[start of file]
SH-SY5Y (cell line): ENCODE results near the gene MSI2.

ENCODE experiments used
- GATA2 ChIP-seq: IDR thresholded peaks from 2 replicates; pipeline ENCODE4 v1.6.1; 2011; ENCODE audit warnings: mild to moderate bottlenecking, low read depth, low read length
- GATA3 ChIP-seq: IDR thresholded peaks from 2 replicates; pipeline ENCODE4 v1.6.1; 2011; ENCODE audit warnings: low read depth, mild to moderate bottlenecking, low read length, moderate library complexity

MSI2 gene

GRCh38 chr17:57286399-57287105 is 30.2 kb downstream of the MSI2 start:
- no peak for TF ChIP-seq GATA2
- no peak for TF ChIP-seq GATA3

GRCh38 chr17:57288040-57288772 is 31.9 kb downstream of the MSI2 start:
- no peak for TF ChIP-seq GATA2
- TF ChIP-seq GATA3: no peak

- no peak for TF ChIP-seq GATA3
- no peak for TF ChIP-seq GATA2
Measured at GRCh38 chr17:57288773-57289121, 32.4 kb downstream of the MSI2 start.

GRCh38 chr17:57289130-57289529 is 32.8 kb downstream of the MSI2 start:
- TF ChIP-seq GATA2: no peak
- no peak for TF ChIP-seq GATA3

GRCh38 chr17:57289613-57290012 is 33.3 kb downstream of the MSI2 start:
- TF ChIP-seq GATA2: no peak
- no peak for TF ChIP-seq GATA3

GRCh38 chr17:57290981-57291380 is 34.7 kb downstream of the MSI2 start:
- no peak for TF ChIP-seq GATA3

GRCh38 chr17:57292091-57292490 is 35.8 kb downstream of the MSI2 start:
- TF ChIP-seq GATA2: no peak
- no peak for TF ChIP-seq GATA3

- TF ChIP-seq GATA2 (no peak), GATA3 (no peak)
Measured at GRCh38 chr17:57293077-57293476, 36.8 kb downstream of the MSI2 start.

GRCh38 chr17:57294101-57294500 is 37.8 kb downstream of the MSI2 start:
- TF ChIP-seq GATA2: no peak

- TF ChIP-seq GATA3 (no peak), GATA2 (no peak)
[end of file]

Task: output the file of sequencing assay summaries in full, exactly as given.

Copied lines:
SH-SY5Y (cell line): ENCODE results near the gene MSI2.

ENCODE experiments used
- GATA2 ChIP-seq: IDR thresholded peaks from 2 replicates; pipeline ENCODE4 v1.6.1; 2011; ENCODE audit warnings: mild to moderate bottlenecking, low read depth, low read length
- GATA3 ChIP-seq: IDR thresholded peaks from 2 replicates; pipeline ENCODE4 v1.6.1; 2011; ENCODE audit warnings: low read depth, mild to moderate bottlenecking, low read length, moderate library complexity

MSI2 gene

GRCh38 chr17:57286399-57287105 is 30.2 kb downstream of the MSI2 start:
- no peak for TF ChIP-seq GATA2
- no peak for TF ChIP-seq GATA3

GRCh38 chr17:57288040-57288772 is 31.9 kb downstream of the MSI2 start:
- no peak for TF ChIP-seq GATA2
- TF ChIP-seq GATA3: no peak

- no peak for TF ChIP-seq GATA3
- no peak for TF ChIP-seq GATA2
Measured at GRCh38 chr17:57288773-57289121, 32.4 kb downstream of the MSI2 start.

GRCh38 chr17:57289130-57289529 is 32.8 kb downstream of the MSI2 start:
- TF ChIP-seq GATA2: no peak
- no peak for TF ChIP-seq GATA3

GRCh38 chr17:57289613-57290012 is 33.3 kb downstream of the MSI2 start:
- TF ChIP-seq GATA2: no peak
- no peak for TF ChIP-seq GATA3

GRCh38 chr17:57290981-57291380 is 34.7 kb downstream of the MSI2 start:
- no peak for TF ChIP-seq GATA3

GRCh38 chr17:57292091-57292490 is 35.8 kb downstream of the MSI2 start:
- TF ChIP-seq GATA2: no peak
- no peak for TF ChIP-seq GATA3

- TF ChIP-seq GATA2 (no peak), GATA3 (no peak)
Measured at GRCh38 chr17:57293077-57293476, 36.8 kb downstream of the MSI2 start.

GRCh38 chr17:57294101-57294500 is 37.8 kb downstream of the MSI2 start:
- TF ChIP-seq GATA2: no peak

- TF ChIP-seq GATA3 (no peak), GATA2 (no peak)